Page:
Taking a breath of Fiji provides for a perfect holiday

IT'S just the priest's son and I alone in the last chamber of the cave, his barely audible hums bounce of the walls, which were once the sanctuary of cannibals.

This is not what I had in mind when I thought about a holiday in Fiji.

I have found myself in the Naihehe Cave, on a property in the mountains outside the Fijian town of Sigatoka, on the Coral Coast.

The rest of the group is walking towards the opening of the cave, they have squeezed under the low hanging rock separating the chambers and it's just the two of us left.


It's warm and the air is a little stifled but not suffocating. It's completely dark apart from the small glimmer coming from my head torch.

Like an old church or historical building, you can feel the history of the cave in the air - and see it in the human oven and the various markings on the walls and ground.

The priest's son doesn't say anything, he just waits.

Eventually I walk through the shin-deep water, duck under the low-hanging rock and glimpse the opening of the cave.

The morning's trip over the Sigatoka River was short, but it took us what seemed like miles from the blue water and palm trees I woke up to at the Outrigger on the Lagoon Fiji.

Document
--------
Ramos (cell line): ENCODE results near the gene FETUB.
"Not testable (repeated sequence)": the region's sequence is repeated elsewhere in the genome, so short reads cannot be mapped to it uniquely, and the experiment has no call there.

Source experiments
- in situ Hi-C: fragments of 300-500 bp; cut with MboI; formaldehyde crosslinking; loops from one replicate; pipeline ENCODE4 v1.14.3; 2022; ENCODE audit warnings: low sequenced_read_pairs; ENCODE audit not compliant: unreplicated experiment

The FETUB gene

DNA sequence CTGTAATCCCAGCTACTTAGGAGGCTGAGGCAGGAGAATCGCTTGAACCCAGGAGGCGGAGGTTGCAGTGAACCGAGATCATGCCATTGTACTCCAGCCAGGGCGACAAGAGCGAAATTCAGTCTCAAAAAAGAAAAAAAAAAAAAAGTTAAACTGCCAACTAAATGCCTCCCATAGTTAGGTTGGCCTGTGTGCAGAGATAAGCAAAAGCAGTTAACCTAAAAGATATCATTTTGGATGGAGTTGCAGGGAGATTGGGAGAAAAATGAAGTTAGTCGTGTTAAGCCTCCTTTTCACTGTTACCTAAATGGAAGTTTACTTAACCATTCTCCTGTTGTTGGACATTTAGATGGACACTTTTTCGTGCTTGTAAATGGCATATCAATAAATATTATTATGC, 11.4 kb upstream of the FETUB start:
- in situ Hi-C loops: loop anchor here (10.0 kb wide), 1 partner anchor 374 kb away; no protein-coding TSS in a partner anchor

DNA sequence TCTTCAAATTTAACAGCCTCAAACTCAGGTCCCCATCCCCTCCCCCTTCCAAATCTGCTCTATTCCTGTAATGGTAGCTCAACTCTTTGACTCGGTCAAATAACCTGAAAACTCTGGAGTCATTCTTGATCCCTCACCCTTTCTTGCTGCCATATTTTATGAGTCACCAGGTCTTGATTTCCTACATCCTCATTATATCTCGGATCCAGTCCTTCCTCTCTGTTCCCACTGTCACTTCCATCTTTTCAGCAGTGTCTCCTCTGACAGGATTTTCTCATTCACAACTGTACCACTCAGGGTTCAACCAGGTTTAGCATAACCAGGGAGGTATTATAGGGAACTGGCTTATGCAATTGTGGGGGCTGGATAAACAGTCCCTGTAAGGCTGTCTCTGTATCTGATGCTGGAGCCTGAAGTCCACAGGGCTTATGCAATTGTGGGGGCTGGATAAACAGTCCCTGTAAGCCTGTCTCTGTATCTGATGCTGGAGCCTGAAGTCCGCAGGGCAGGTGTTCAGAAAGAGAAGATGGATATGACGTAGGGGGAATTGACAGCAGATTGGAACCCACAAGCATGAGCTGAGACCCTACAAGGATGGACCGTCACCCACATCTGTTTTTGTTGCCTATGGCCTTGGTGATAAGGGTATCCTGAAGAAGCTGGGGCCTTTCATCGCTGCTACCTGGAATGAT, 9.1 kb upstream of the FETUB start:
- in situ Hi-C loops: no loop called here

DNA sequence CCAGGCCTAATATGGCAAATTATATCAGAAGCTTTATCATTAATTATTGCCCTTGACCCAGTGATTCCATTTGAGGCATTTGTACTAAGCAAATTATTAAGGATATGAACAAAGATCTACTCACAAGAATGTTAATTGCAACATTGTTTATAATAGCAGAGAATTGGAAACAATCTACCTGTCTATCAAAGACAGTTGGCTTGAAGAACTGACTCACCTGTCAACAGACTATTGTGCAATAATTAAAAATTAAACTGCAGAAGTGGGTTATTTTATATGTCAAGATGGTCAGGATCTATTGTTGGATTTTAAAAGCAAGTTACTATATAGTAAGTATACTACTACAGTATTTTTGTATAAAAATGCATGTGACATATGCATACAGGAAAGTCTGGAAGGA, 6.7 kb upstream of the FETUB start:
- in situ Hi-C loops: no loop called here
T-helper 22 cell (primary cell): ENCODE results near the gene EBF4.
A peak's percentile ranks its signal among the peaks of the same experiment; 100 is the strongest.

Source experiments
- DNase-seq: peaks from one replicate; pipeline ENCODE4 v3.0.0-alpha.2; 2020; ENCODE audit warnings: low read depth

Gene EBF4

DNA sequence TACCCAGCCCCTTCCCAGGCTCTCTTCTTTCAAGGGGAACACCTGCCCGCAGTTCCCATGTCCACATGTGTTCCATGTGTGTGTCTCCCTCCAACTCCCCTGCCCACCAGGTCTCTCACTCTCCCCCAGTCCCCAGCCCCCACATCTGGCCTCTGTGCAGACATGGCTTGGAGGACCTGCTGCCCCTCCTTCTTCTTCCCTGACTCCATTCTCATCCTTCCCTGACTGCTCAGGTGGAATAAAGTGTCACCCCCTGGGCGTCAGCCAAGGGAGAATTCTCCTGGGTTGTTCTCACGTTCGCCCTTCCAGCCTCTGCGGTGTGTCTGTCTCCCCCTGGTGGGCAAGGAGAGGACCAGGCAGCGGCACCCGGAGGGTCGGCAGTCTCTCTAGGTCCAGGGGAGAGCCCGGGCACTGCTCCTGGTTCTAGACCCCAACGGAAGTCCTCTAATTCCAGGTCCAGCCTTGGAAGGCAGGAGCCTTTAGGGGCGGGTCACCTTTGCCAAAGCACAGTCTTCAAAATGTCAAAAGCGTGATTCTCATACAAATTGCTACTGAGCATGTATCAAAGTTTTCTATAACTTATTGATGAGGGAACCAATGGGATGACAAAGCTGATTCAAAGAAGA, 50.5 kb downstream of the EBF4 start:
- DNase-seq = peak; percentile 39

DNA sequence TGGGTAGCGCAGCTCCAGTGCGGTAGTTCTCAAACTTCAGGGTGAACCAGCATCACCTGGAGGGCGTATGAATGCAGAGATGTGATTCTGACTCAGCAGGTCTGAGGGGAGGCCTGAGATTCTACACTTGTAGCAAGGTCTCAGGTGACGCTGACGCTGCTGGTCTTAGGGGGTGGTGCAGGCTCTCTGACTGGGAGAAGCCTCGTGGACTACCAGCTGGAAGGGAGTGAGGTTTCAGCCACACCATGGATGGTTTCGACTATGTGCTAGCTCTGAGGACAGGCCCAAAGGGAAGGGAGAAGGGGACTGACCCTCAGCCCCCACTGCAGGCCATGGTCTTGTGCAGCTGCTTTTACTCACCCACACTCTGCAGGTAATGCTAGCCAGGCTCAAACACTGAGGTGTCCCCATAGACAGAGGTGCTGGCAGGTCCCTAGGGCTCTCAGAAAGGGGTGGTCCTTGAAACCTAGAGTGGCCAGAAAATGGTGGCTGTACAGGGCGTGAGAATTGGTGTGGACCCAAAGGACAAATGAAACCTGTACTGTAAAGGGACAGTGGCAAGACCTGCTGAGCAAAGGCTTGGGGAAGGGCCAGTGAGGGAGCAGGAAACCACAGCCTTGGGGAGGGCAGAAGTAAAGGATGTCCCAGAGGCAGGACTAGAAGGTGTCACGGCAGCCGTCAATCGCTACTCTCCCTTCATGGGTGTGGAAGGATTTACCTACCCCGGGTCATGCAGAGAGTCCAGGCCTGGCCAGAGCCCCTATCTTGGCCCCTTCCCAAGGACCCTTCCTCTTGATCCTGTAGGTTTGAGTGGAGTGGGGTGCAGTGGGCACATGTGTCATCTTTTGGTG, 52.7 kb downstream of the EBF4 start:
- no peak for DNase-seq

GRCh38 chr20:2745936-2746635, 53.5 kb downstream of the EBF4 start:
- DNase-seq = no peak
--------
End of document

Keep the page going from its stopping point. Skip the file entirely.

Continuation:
We have weaved through the green forest passing by brightly coloured box shaped houses, horses and bulls tied loosely to the side of narrow dirt roads and of course villagers who welcomed us with loud shouts of "bula" the whole way.

But the muddy road traversed by an all-terrain vehicle wasn't the only thing we had to overcome to make it to the cave.

Before the priest's son could show us the way to the place once used as a fortress again colonials trying to convert the natives to Christianity, we had to gain permission from the landowners at a kava ceremony.

Seated on a thatched mat in a cement building, we watched on as our guide Bill exchanged formalities with the land owners while the traditional muddy green drink was mixed before taking a large swig from a coconut bowl.

While the cave tour wasn't physically difficult (there were some young children with us), a visit to the Bebe Spa is a treat after the adventure.

As far as spas go, the hill-top location with views across the palms trees, thatched roofs and the blue lagoon of the Coral Coast, is what really sets it apart.

With an extensive menu of treatments, there's only one way to decide - keep it in theme with the Fijian Bobo massage.

It's everything you expect from a facility awarded ASPA Best Spa Destination and Pevonia Spa Design of the year.

The white robes and slippers, beautiful rooms, attentive hosts and quality treatments. The only unwelcome thing was a small case of accidental indecent exposure, but that will happen when you have men wandering around in robes sans underwear.

The men of the Naihehe Cave have a little more experience, there was exposure there.

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